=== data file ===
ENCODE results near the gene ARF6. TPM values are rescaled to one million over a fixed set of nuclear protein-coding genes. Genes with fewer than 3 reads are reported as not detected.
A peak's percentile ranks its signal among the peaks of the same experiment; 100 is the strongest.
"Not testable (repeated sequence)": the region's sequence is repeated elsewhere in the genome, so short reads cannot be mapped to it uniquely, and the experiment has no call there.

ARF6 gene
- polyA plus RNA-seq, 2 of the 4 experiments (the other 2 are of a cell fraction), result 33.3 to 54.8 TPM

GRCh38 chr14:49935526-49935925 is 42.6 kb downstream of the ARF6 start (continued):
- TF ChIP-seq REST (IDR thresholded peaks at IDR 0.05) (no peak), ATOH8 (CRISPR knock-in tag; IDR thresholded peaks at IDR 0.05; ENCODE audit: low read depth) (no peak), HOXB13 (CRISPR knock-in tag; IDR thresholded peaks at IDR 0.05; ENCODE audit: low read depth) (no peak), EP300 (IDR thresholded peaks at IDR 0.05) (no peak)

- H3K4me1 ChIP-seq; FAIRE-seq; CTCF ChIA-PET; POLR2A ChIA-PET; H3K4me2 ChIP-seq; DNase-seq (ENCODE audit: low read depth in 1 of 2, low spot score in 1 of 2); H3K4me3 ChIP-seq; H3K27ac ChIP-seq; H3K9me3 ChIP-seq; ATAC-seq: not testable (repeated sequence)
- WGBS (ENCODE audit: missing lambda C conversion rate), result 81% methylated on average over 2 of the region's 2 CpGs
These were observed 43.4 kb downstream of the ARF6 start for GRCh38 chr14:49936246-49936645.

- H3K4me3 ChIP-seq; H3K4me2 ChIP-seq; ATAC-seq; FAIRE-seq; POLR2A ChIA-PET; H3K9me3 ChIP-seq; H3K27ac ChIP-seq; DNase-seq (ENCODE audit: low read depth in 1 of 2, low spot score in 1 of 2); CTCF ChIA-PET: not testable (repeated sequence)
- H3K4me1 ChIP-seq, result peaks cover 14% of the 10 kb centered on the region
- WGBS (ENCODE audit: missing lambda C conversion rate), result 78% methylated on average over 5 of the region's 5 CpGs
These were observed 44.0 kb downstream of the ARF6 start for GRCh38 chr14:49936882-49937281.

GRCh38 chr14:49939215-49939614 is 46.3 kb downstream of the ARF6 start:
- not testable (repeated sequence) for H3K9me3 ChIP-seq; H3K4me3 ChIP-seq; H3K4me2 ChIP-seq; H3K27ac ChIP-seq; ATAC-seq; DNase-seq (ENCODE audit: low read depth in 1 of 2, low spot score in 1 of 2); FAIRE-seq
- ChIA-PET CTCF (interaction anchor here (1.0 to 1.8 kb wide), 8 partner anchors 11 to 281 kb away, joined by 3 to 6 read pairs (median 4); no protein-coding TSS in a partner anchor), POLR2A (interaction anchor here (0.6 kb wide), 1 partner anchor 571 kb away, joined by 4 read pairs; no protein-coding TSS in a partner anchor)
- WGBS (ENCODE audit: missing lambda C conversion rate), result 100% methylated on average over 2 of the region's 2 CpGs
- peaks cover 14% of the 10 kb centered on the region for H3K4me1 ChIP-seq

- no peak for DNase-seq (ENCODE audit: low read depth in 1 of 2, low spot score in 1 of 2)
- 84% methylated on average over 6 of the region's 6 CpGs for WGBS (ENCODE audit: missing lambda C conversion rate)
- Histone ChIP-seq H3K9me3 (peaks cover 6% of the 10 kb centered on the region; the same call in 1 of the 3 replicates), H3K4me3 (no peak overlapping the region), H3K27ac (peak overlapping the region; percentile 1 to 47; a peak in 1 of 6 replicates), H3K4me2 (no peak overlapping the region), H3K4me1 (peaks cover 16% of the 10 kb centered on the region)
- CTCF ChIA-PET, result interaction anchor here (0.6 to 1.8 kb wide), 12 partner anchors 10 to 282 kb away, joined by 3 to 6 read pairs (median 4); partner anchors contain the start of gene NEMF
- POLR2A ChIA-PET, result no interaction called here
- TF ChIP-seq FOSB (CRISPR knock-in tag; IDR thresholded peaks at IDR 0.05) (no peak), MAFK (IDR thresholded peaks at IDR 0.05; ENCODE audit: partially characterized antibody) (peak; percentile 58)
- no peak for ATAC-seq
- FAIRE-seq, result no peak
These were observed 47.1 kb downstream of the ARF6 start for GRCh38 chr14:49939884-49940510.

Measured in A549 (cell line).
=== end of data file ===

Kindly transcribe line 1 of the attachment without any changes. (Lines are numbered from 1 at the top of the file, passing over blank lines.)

ENCODE results near the gene ARF6. TPM values are rescaled to one million over a fixed set of nuclear protein-coding genes. Genes with fewer than 3 reads are reported as not detected.